top of page
  • Writer's pictureMichelle Buyer

#23: My Goal is to Achieve my Goal

Nearly immediately after realizing that I was eating for comfort a few weeks ago, I was changed my habits. (It’s not always that easy.) Each time I reached for a snack, I stopped to ask myself if I was eating because I was hungry or uncomfortable. The larger issue is that the damage was already done—I gained 4 lbs. There were days in the last few weeks I woke up and hated myself, and other days I justified the weight by telling myself that my body is holding more water. It’s incredibly difficult for me to admit to the world that I gained weight, but it’s important for me to admit that it happened and find a way to fix it rather than make an excuse like I did in the past. It’s impossible that this weight is water weight because the scale was never that high before whether I had eaten 1,500 or 3,000 calories the day before.

I’ve been in the process of fixing the weight gain for a few weeks now. Each day is a fight, but during the week is manageable. I have a routine for breakfast and lunch. Going into the office prevents me from having extra snacks during the day. I have much more trouble on the weekend—for two weekends in a row I made the mistake of eating whatever I wanted on a Saturday or Sunday night. When my appetite was small over the summer, I could do that without a problem. But my appetite isn’t small now. There was one Sunday night that I downed an entire package of Oreos (2,000 calories) and yogurt dipped pretzels (1,340 calories) in under 30 minutes, among other things. I didn’t realize what I was doing, I just remember feeling like I could eat forever. The worst part is that I knew exactly what I was going to do at the grocery store beforehand, but I refused to comprehend the consequences.

After I make a mistake, I often get this intense feeling of motivation to get better. It’s like I want someone to offer me another box of Oreos in that moment so that I can say no. It’s great that I’m motivated (because there’s plenty of times I’m not), but in the moments or days after eating so much, there’s nothing I can do in the short term to make progress other than be patient. In these moments, I want to achieve the goal as quickly as I can, but it’s not possible. In the past, I told myself to bottle up the feeling and save It for a time when I need it, but I’ve learned that this isn’t effective. Inevitably, there comes a time when I’m feeling good about myself again and my motivation tapers. I start to think that I can get away with letting go for a few hours or buying that treat from the store.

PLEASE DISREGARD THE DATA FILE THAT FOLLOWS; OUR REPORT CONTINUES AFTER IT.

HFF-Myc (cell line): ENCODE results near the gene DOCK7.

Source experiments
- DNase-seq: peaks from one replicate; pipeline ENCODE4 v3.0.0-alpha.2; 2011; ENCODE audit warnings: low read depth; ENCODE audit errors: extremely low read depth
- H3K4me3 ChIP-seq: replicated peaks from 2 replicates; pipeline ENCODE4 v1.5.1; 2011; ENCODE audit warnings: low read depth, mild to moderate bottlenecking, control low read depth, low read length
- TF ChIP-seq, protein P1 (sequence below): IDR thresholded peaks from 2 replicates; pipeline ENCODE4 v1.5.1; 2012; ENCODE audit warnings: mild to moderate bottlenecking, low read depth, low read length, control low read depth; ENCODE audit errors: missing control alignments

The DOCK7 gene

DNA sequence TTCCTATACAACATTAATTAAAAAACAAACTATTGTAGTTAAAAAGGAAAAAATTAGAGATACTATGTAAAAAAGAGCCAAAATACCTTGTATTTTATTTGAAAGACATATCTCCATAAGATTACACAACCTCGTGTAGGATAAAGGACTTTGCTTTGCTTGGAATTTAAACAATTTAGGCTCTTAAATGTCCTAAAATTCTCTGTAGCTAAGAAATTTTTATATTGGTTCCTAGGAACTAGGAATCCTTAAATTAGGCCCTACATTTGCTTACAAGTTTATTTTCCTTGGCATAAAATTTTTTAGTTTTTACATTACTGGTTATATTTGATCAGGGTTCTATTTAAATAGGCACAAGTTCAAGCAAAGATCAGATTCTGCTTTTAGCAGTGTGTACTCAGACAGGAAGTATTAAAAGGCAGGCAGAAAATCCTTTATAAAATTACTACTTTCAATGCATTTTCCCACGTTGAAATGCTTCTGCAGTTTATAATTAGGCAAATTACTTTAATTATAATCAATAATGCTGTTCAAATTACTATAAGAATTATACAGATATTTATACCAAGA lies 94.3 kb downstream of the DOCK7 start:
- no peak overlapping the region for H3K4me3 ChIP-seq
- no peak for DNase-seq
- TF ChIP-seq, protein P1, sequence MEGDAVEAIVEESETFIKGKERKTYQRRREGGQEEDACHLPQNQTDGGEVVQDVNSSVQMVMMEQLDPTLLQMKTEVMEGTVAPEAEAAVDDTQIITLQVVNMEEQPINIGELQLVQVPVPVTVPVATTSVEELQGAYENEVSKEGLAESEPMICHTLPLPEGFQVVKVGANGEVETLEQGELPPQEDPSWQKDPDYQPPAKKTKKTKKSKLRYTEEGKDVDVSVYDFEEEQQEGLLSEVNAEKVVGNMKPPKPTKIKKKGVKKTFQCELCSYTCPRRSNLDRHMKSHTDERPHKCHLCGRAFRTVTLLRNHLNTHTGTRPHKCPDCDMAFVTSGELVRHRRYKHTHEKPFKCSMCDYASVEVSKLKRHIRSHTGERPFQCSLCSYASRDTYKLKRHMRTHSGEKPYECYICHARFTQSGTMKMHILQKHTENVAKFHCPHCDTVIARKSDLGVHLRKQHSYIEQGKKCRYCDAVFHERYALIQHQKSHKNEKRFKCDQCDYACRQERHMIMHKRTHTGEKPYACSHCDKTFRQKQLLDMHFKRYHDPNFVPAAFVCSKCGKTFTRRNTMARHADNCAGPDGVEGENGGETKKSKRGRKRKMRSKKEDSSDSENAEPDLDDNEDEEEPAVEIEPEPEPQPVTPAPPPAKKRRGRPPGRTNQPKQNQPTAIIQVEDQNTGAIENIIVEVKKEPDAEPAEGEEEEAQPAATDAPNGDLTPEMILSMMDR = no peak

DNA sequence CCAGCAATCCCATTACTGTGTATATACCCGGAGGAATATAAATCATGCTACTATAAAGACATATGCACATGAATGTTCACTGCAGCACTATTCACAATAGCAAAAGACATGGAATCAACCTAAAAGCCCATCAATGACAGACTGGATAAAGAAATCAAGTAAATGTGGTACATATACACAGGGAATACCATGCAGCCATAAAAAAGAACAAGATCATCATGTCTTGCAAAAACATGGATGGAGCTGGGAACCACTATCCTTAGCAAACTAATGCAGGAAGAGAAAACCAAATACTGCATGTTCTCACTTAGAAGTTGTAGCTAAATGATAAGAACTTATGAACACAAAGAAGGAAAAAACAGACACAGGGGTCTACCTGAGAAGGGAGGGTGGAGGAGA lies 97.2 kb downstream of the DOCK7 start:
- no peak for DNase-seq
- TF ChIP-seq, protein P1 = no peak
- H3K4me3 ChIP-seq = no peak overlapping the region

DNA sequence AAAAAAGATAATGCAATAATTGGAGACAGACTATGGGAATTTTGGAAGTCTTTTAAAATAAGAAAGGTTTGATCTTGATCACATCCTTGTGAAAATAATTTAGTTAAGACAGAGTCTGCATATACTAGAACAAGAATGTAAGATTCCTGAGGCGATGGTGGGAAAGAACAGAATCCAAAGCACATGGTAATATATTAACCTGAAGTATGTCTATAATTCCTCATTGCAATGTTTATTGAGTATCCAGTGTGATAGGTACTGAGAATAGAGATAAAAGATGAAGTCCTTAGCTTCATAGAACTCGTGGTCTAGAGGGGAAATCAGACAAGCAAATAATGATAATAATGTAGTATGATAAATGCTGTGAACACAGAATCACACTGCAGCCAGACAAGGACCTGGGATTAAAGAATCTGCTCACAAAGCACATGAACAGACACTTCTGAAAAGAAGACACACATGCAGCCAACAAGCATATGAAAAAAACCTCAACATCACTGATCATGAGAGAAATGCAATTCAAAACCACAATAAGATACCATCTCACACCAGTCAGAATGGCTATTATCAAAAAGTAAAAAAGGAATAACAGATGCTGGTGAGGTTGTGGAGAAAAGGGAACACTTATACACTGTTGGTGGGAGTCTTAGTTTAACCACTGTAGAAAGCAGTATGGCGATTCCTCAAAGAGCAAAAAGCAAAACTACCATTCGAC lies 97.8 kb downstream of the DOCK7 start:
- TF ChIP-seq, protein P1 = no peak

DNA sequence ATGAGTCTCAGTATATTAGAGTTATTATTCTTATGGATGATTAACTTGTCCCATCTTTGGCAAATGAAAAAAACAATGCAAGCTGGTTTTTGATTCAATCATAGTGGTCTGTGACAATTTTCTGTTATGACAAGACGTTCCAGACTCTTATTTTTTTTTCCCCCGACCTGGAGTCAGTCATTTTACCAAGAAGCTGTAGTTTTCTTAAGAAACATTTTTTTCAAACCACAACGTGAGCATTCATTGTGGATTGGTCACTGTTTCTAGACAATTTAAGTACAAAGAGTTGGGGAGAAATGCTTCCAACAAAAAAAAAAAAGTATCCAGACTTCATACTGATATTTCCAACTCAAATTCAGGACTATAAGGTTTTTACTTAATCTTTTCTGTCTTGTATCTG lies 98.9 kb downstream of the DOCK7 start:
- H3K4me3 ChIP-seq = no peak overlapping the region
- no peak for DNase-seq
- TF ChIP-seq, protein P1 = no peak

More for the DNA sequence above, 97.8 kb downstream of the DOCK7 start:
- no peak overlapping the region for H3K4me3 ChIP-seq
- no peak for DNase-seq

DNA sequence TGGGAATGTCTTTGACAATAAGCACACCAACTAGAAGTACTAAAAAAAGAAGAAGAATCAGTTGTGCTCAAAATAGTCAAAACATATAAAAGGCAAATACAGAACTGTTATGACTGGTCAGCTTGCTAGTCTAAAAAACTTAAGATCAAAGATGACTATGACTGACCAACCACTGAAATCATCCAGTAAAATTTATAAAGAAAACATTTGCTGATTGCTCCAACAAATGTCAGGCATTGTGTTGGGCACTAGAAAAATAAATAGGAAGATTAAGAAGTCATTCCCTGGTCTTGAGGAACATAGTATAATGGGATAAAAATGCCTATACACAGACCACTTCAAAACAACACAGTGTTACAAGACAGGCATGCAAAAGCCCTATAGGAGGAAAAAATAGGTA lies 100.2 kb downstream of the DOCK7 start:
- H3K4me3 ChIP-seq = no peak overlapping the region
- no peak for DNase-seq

But I’m learning. Achieving any goal, especially losing weight, requires time and patience more than anything. The best thing that I can do for myself in the moment after a (major) slip up is wait for the next day, and the next and the next. I’m no longer satisfied with a goal as simple as losing the weight that I gained, because I already failed at that a few times. My overarching goal is still to lose the weight, but my more important goal is not to give up. My new goal is to prove to myself that I can achieve the goal of losing weight. It’s like a fail-safe. If I wake up one day and convince myself that I don’t need to lose the weight, that’s fine. I need to achieve the goal of proving to myself I’m capable of sticking to this goal, and therefore can’t quit. More than anything, this is a personal growth strategy, and it should work for all goals.

Despite being in Portland this weekend, I managed to stick to my plan better than other weekends. I wasn’t perfect. There may have been a lapse in judgement when my friends and I went to Safeway after a few pitchers of margaritas… But at least I only ate 5 cookies instead of 10 this time. Today is Monday again, and I’m re-motivated. I once listened to a podcast that said that people use the start of a week, month, year, etc., to give themselves a new beginning to accomplish a goal, or reinstate after falling off the wagon. I admit that I made a mistake eating those pumpkin cookies, but the important part is that I didn’t destroy a week’s worth of progress like I did in weekends past, and today is Monday again, so I have the chance to tighten up and move forward one day at a time.

The hardest part about sticking to my plan now is going out to eat or drink with friends. I want to enjoy myself by ordering what I want, but I don’t want to mess up my plan. I find it even more difficult to guess what I’m eating when I go out. Restaurants almost never have nutrition facts, and there’s plenty of research showing people are notoriously bad at estimating calories. I was lucky not to have to worry about this on Nutrisystem during quarantine. It’s not realistic to avoid going out to eat, because then I’d miss out on time I should spend with friends (and come across as psychotic.) I really don’t have a solution to this, and it frustrates me to no end thinking about it.

19 views0 comments

Recent Posts

See All

#99: Intent vs Impact

The most common debate across my relationships is the question of intent vs impact - which matters most? I stand firm that impact outweighs intent, but the goal of this post is to explore the countera

#98: The Program of Life

The Program of Life My job title is “Senior Financial Analyst,” but I [excel] by acting as a hybrid between technical program manager and financial analyst/manager. I’m ultimately responsible for hold

#97: An Organized Thought Inbox [Not]

As I re-read earlier posts (something I rarely do), I’m disappointed in myself that I let others' opinions of the information I choose to share get to me. I purposefully share my mind’s inner-workings


Post: Blog2_Post
bottom of page